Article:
3 Ways in Which Digital Marketers Annoy Customers
Digital marketers will always find new communication channels to promote, but with it also pushes consumers to the threshold at times. Have you asked anybody, “What annoys you about digital marketing?” The answer is prompt. Next, ask them, “ Why they find it annoying?”. Slow Internet connections, repetitive Facebook ads, auto-correct, a portable thumb-drive’s inability to plug in the first try annoy us, but the question is why. This time the answer is not as clear as the first response.
If we are going to be effective at our jobs, we need to figure out how to increase our chances of converting a sale while minimizing the level of annoyance we inflict in an era of countless digital distractions and information overload. If marketers want to penetrate in the market successfully, they must figure out a way to convert with a minimal level of annoyance.
Accordingly, marketers should understand the fundamental causes of annoyance.
No. 1: Below the standard of expectation
Norm violations are actions that are not targeted at you personally, but they do violate certain standards that you may have. Today, our growing reliance on technology means that we have developed certain expectations, and we get frustrated easily with technology when those expectations are not met.
For example: If you organize an event that is attended by several bloggers and do not have Wi-Fi it is going to be very annoying for the bloggers. Even if the Wi-Fi is not accessible due to a remote location, people will not spare you. Fast Internet is something everyone expects. The same level of annoyance may not have been produced at an outdoor farming expo, where people’s expectations are much different.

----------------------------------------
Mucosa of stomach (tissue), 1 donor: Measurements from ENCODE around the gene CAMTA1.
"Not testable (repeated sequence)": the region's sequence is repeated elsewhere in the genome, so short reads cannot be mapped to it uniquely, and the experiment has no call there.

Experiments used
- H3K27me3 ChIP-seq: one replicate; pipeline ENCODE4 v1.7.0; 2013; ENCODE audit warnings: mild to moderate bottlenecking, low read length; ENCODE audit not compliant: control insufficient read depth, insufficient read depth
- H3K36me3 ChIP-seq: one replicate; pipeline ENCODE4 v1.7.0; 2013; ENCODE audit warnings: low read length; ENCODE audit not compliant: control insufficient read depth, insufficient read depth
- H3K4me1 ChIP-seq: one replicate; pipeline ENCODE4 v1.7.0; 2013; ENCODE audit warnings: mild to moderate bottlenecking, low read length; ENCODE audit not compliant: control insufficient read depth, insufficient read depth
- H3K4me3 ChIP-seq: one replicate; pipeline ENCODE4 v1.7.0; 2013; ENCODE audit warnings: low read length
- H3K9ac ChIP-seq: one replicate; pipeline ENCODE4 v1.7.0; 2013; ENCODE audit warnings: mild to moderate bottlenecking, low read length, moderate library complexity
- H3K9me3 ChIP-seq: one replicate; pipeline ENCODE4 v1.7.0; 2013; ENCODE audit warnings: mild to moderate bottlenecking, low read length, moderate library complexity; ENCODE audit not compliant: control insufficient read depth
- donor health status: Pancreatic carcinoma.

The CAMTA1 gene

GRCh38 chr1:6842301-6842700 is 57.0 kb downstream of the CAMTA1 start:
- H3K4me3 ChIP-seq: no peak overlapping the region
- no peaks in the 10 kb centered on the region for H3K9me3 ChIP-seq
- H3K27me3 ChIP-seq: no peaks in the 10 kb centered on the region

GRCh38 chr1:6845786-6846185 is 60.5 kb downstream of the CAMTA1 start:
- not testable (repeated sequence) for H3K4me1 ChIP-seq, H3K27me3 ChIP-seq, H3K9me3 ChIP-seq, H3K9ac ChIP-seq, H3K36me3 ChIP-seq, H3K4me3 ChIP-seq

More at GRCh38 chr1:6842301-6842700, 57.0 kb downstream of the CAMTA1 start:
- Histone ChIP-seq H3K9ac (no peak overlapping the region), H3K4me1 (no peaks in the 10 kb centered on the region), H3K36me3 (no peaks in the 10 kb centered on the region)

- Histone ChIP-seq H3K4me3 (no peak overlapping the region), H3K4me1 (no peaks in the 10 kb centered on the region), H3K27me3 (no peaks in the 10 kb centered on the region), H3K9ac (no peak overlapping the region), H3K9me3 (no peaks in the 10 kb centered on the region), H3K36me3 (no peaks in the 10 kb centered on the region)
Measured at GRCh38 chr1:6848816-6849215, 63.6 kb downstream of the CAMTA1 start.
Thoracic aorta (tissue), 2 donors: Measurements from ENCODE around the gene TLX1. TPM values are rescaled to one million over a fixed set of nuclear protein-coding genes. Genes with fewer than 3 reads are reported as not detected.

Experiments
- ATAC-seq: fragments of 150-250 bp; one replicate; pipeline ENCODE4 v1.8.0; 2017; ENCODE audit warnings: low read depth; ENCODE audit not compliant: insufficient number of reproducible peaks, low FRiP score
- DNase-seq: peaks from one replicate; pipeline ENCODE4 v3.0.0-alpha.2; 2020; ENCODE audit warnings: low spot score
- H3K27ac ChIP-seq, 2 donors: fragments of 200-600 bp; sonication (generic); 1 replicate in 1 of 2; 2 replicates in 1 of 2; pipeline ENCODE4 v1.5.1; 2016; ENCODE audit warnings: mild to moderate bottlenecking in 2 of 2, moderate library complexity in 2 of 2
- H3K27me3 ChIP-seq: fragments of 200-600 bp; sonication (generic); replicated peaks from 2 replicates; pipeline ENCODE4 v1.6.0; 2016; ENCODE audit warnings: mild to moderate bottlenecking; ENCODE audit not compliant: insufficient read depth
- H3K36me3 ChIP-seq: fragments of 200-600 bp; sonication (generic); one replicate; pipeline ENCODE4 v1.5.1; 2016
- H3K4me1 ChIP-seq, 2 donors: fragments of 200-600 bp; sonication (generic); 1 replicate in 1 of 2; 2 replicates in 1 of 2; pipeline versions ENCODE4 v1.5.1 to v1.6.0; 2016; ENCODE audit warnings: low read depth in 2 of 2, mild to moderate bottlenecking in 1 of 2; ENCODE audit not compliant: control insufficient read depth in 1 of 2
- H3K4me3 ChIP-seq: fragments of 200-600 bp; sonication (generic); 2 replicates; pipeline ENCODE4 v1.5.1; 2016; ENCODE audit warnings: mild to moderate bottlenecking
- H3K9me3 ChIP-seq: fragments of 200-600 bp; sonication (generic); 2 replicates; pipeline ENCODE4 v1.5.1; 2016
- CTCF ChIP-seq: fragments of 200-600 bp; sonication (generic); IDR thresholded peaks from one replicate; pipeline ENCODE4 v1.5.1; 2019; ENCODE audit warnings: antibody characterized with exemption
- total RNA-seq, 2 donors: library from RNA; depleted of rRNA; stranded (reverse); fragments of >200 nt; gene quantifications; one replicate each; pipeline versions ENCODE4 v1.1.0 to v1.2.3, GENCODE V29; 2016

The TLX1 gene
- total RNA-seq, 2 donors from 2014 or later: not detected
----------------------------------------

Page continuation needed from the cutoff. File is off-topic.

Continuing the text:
Bottom line: Marketers need to understand the standards and expectations that our customers have grown accustomed to.
No. 2 : High expectations
The reason people get frustrated with technology is that they have grown use to accepting the new norm and expect that technology should provide countless options that are fast, intuitive, and easy to use. If it does not work that way, the customers get frustrated.
An angry post on the wall or a bad review is the outcome of this. In one way or the other, a reasonable expectation was destroyed. So, the next time Instead of just taking a reactionary approach, keep in mind a few tricks to calm the situation.
Pat attention to the above factors
Anticipate your customer’s ever-changing expectations.
Respond quickly when such expectations are not met.
Focus on the root cause rather than on what annoys the customers
Understand that expectations vary across cultures and demographics, but certain norms that are almost universal, and the expectation of speedy Internet is one of them.
6. Understand that expectations constantly change, and just because something has not annoyed your customers today that does not mean it will not annoy them tomorrow
No. 3: Sluggish Speed
It is fair to say that your online customers are accustomed to a certain level of speed. Customers nowadays expect a page to load in less than 2 seconds. Expected load times vary depending on the type of media one is accessing, but speed is the universal expectation for almost everyone online. Speed matters more than anything else in generating a ‘positive user experience. You can imagine that sluggish Internet speeds is like having thousands of slow drivers in the passing lane preventing you from getting somewhere on time.
Bottom line: Waiting is never user-friendly. Whether waiting for a website to load or to receive a reply to a customer service complaint, customers expect speed.